Original Research ARTICLE
Mismatch Negativity and Impaired Social Functioning in Long-Term and in First Episode Schizophrenia Spectrum Psychosis
- Clinical Neurophysiology Research Laboratory, Department of Psychiatry, Western Psychiatric Hospital, University of Pittsburgh School of Medicine, Pittsburgh, PA, United States
Mismatch negativity (MMN) is elicited by infrequent physical parameter sound changes. MMN to pitch-deviants (pMMN) and duration-deviants (dMMN) are severely reduced in long-term schizophrenia (Sz). Although symptom factors (positive, negative, cognitive) are inconsistently associated with MMN amplitude in Sz, several studies have shown smaller dMMN is associated with impaired social functioning in Sz. MMN is less reduced at the first psychotic episode in the schizophrenia spectrum (FESz). Meta-analyses demonstrate that pMMN is not reduced, while dMMN is moderately impaired. Correlations of pMMN and dMMN with symptom factors in FESz are also equivocal. Associations with social functioning have not been reported. FESz and matched controls (n = 40/group), and Sz and matched controls (n = 50/group) were assessed for baseline and current cognitive functioning, symptoms, and social functioning, and pMMN and dMMN were recorded. Sz showed reductions in pMMN (p = 0.001) and dMMN (p = 0.006) amplitude. By contrast, pMMN (p = 0.27) and dMMN (p = 0.84) were not reduced in FESz. However, FESz showed associations between both MMNs and negative symptoms and social functioning. More impaired MMNs in FESz were associated with increased negative symptoms and impaired social functioning, both current and in the year prior to the emergence of psychosis. These data suggest that the extent of pathological process occurring before first psychosis as reflected in compromised social behavior prior to first break and reduced interpersonal communication and increased alogia at first break is indexed by pMMN and dMMN, putative biomarkers of disease progression sensitive to functional impairment.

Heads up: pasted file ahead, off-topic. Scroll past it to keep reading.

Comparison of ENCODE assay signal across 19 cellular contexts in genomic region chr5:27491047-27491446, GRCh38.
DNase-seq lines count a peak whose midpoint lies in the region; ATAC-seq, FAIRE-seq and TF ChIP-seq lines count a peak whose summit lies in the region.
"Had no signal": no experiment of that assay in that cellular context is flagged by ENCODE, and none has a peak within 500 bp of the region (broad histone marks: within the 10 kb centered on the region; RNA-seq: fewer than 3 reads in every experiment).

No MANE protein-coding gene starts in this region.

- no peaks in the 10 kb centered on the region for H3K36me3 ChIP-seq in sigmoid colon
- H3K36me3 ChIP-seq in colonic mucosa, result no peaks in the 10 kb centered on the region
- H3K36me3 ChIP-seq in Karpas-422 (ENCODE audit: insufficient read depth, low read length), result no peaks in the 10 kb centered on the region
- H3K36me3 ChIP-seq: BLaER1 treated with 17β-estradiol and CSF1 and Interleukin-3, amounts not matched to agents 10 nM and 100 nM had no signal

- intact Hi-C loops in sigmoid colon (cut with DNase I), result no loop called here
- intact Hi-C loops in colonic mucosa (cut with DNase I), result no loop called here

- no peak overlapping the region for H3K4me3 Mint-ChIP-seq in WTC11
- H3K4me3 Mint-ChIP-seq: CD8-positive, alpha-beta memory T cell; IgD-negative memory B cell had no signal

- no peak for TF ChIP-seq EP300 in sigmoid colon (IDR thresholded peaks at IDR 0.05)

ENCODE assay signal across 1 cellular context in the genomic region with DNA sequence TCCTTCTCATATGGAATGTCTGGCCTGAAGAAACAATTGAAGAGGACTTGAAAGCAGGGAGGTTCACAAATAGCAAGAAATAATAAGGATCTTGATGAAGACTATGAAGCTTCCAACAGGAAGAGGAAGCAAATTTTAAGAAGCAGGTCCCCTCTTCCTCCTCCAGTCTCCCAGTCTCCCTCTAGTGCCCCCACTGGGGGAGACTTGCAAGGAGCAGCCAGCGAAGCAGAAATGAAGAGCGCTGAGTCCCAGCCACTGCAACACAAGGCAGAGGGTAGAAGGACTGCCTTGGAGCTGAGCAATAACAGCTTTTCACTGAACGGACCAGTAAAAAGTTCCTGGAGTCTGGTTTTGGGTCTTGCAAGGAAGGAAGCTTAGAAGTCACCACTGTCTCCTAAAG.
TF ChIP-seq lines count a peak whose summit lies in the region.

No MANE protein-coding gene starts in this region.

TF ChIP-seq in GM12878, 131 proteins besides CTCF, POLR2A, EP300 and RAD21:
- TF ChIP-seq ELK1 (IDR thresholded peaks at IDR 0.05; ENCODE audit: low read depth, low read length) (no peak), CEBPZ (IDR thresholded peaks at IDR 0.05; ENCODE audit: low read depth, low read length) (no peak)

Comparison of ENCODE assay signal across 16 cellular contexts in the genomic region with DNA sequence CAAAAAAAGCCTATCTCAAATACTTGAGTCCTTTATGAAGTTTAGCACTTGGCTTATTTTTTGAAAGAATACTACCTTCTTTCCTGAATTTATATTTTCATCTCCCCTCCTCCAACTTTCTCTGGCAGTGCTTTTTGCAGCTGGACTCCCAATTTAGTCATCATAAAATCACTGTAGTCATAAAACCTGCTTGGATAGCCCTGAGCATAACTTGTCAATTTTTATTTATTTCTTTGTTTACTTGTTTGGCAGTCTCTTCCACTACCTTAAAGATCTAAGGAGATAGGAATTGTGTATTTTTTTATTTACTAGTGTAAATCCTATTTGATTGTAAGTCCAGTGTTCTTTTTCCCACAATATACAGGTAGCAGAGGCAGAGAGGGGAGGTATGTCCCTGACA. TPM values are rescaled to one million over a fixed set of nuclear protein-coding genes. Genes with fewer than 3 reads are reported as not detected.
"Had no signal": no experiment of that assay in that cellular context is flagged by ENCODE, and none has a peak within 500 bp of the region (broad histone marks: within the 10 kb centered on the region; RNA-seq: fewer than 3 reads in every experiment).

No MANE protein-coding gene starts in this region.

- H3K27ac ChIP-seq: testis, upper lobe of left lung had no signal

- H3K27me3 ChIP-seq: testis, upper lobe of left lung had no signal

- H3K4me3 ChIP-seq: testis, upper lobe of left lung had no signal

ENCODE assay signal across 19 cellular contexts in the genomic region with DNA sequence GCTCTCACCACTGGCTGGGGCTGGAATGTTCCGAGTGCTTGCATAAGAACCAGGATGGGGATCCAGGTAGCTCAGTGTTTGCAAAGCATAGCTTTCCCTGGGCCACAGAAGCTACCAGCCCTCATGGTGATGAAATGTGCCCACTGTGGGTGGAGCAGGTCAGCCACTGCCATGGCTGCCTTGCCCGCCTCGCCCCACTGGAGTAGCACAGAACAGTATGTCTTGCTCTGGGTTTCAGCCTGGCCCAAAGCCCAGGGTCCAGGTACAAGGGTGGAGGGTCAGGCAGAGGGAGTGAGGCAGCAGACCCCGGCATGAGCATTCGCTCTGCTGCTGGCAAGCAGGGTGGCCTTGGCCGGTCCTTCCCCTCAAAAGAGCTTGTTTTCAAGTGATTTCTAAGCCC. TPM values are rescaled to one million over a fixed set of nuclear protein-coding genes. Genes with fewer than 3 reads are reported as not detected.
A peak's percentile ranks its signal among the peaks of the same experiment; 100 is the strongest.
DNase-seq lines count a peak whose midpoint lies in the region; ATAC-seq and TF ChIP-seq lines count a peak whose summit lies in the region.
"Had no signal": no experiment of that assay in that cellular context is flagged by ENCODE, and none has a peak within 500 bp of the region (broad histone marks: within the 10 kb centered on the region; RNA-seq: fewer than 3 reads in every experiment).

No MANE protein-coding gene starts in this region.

Mismatch negativity (MMN) is a neurophysiological response to stimulus deviance typically elicited by infrequent physically deviant tones amongst repeated standard tones. Pitch-deviant MMN (pMMN) and duration-deviant MMN (dMMN) are revealed by subtraction of the averaged event-related potential (ERP) waveform to the standard tone from the deviant ERP waveform (1), and are robustly reduced in long-term schizophrenia (Sz) (2–4). Michie et al. (5) suggested dMMN was a robust intermediate endophenotype for Sz. Initial reports (6) suggested impaired MMN was associated with increased negative symptoms, while later reports failed to replicate those associations and reported associations between smaller MMN and greater positive symptoms (7–9). Recently, a meta-analysis by Erickson et al. (10) suggested that MMN did not reliably correlate with symptom severity in Sz, suggesting no stable MMN-symptom associations.